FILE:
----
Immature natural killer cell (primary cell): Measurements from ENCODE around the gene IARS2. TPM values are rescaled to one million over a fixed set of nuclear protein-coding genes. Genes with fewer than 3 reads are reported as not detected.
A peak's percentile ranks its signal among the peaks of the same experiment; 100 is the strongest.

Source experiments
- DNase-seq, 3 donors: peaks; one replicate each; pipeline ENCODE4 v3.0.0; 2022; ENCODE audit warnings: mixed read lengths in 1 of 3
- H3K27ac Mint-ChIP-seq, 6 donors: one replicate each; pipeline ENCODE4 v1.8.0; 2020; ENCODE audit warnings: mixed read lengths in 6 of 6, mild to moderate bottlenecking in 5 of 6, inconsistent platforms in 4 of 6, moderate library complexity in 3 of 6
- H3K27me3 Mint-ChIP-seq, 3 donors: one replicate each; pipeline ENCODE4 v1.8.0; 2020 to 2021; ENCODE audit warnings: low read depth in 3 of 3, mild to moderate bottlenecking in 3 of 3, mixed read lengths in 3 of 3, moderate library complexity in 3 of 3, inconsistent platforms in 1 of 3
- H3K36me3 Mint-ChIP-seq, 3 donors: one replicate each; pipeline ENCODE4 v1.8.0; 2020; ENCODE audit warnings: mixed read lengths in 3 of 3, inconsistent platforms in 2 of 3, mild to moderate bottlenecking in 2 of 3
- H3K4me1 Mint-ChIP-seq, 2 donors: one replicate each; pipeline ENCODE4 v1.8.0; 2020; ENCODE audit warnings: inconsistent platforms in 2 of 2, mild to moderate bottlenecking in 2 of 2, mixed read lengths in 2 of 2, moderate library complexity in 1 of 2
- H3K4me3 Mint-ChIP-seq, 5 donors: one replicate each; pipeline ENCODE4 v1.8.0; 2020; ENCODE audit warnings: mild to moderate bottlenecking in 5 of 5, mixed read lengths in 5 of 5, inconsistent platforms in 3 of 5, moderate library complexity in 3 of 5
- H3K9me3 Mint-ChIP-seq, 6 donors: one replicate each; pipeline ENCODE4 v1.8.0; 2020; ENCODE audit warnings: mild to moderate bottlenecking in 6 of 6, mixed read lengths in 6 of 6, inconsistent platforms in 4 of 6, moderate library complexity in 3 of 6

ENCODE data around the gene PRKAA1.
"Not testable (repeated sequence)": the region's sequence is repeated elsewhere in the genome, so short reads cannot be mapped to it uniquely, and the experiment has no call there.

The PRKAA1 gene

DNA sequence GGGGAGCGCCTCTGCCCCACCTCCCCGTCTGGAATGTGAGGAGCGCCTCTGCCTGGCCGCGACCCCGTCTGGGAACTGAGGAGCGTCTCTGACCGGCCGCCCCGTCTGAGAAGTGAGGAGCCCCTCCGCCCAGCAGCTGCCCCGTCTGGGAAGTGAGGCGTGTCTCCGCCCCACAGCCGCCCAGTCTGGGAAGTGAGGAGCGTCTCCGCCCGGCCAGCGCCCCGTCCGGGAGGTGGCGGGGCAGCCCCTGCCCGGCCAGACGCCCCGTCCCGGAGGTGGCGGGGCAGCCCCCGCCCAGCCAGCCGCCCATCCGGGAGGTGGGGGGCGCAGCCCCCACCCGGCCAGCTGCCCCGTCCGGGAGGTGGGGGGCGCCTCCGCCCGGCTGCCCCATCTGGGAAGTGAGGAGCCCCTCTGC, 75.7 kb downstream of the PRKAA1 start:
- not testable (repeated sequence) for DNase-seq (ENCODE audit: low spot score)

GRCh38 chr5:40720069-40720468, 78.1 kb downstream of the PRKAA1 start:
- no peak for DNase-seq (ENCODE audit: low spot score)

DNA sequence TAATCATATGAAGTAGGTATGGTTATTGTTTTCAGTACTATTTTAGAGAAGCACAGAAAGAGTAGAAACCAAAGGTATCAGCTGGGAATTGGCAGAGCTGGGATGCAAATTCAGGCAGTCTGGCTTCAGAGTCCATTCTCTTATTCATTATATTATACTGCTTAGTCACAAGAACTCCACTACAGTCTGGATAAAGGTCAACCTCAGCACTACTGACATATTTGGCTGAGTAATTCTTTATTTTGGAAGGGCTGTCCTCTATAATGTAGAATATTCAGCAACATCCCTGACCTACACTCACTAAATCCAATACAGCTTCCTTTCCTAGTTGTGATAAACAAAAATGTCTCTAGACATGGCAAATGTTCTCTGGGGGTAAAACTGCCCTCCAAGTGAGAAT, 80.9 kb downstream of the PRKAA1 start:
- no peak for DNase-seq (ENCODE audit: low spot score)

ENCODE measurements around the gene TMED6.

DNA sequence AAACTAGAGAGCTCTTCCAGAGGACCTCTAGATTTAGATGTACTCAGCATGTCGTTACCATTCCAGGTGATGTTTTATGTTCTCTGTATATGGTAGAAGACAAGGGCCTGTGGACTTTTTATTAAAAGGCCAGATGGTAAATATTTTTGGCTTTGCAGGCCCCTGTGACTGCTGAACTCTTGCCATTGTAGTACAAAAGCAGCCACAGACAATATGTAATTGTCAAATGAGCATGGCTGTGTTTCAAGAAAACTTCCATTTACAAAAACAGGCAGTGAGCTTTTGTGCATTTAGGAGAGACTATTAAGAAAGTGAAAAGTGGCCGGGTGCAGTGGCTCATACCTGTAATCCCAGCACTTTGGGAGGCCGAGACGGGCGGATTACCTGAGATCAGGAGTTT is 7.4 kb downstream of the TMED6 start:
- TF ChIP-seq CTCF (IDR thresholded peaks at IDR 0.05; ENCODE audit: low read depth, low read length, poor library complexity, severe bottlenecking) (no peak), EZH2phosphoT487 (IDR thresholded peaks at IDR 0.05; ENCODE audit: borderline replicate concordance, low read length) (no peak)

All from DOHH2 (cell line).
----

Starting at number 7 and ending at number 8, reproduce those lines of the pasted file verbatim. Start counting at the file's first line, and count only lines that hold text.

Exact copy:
- H3K36me3 Mint-ChIP-seq, 3 donors: one replicate each; pipeline ENCODE4 v1.8.0; 2020; ENCODE audit warnings: mixed read lengths in 3 of 3, inconsistent platforms in 2 of 3, mild to moderate bottlenecking in 2 of 3
- H3K4me1 Mint-ChIP-seq, 2 donors: one replicate each; pipeline ENCODE4 v1.8.0; 2020; ENCODE audit warnings: inconsistent platforms in 2 of 2, mild to moderate bottlenecking in 2 of 2, mixed read lengths in 2 of 2, moderate library complexity in 1 of 2